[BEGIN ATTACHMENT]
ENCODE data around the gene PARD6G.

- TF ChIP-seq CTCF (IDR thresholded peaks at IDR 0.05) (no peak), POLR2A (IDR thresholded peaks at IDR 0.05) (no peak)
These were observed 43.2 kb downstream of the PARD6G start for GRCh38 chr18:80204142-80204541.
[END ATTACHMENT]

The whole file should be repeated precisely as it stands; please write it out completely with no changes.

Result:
ENCODE data around the gene PARD6G.

- TF ChIP-seq CTCF (IDR thresholded peaks at IDR 0.05) (no peak), POLR2A (IDR thresholded peaks at IDR 0.05) (no peak)
These were observed 43.2 kb downstream of the PARD6G start for GRCh38 chr18:80204142-80204541.